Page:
What is Croatian food exactly?

So what is Croatian food exactly?

Croatian food is good. It lacks spice but that’s not the end of the world for a vacation. And Croatia as a country lacks “ethnic” restaurants, which is great for you – it means there’s a better chance that you’ll actually be eating Croatian food and not Thai! Croatia has served as the crossroads between Western Europe and the Orient and this shows in a number of cultural facets, not least the food. Be it Italian, Hungarian and Turkish culinary influences, it is not uncommon for Croatians to seek inspiration from the eastern side of the country and then fish out their dinner straight from the Adriatic. That said, the food served will mostly depend on your whereabouts. Try to keep your orders local, too: a sea-bass in Slavonia is never a good idea, just like a Dalmatian chef probably won’t know how to make those stuffed peppers just right. Also, try to pair local food with local wines for a true experience. But if you need to play it safe, a dingač (pronounced: deeng-ah-ch) red will be great with the continental meat dishes and graševina (pronounced grash-eh-veena) white, albeit from the north, has no problem sharing stomach space with Adriatic fish.

Octopus in many forms

The Stuffed and Grilled Octopus is typically filled with local herbs, breadcrumbs and of course a good portion of prosciutto. You can’t go wrong with this harmonious medley unless you dine somewhere without an actual grill. The Slow-cooked Baked Octopus in White Wine is a revolution for your taste buds. Baked under the peka, a heavy iron bell specially made to fit into an open-fire grill, allows for the octopus to absorb the herbs, wine, any added vegetables, and of course its own juices in a unique way seldom experienced anywhere else. And of course, try your hand at Croatia’s version of the Octopus Salad or have some slice or two on your pizza!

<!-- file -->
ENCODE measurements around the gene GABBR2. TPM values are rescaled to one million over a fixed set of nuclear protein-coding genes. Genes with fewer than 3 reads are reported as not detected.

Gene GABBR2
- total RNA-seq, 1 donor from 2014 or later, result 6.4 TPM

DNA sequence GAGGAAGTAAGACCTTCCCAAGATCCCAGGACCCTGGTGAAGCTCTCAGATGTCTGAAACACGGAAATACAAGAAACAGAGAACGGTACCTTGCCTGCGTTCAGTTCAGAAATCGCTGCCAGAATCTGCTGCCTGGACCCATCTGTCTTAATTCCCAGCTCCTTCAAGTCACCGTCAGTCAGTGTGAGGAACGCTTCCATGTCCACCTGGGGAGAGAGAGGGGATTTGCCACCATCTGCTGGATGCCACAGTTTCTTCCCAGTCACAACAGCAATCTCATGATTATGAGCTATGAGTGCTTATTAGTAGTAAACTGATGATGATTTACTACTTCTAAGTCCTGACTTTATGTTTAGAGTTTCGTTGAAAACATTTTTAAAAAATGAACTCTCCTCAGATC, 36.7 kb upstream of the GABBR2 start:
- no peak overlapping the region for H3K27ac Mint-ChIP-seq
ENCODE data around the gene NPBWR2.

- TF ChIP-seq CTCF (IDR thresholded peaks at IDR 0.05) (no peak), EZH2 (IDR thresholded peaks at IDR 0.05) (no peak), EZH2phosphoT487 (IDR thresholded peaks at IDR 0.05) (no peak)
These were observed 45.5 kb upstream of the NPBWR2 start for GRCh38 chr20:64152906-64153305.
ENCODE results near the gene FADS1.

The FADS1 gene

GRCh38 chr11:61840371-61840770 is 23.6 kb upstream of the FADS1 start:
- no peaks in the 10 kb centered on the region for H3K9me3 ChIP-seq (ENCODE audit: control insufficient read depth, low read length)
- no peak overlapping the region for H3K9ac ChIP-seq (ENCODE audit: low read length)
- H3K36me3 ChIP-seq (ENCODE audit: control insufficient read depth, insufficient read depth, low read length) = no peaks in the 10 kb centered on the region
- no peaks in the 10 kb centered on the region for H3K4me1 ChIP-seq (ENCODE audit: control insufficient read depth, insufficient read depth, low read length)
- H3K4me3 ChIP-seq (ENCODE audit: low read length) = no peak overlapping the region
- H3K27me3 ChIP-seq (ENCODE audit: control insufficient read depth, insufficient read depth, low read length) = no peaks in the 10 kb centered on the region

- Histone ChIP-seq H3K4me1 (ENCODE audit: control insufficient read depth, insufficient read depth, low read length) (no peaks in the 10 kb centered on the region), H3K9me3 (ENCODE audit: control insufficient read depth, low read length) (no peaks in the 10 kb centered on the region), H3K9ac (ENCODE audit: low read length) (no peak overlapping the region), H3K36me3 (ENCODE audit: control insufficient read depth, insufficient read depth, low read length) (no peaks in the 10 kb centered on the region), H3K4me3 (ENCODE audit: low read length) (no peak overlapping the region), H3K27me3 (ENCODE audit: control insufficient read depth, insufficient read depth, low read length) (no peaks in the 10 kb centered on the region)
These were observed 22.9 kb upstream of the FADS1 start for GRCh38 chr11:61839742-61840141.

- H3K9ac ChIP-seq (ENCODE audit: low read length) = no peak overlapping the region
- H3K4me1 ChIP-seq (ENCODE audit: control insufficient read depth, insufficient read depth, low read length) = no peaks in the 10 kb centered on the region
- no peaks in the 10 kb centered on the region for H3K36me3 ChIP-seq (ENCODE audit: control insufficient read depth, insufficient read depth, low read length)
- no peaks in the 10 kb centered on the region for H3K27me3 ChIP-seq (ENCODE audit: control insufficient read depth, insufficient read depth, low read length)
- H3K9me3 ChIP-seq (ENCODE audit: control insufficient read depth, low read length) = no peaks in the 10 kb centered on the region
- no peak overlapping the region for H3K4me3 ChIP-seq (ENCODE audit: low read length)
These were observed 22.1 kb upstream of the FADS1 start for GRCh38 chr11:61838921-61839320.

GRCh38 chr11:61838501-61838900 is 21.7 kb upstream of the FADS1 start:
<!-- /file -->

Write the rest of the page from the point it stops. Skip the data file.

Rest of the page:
Grilled Squid and Swiss Chard

When it comes to squid, size does not matter. Croatian squid certainly ranges in size but is typically small and entirely delicious! A typical serving will include between 8 and 10 squid and will be more than enough to satiate and delight. Pair the squid (when grilled, it retains more flavor than fried) with Dalmatian-style blitva, a chard-family green prepared with cooked potatoes and local olive oil. Treat yourself to some natural flavor enhancers and ask for the Trieste sauce, a garlic, parsley and olive oil bomb that will make the dish explode in your mouth.

Prosciutto and Pag Island Cheese

Prosciutto in much of Europe is always pretty good. In Croatia, it’s exceptional. A fun do-it-yourself lunch would be an Istrian verse Dalmatian prosciutto taste-test comparison. Most evening meals on the Dalmatian coast begin with this delectably comestible tandem. The pršut, as it’s known locally, is made from  pigs and contains several ingredients specific to the region: Adriatic salt, ground spicy paprika and the key ingredient – the bura wind as the drying mechanism. The end result is seemingly simple yet hard to stop eating, especially when paired with sheep cheese from the island of Pag. The island offers limited pasture areas mostly by the sea and the grass receives a liberal salty sprinkling carried by the aforementioned bura wind. Saltier grass makes saltier milk and this, in turn, provides gourmets with an excellent, inherently salty cheese.

Pljukanci or Fuži Pasta and Truffles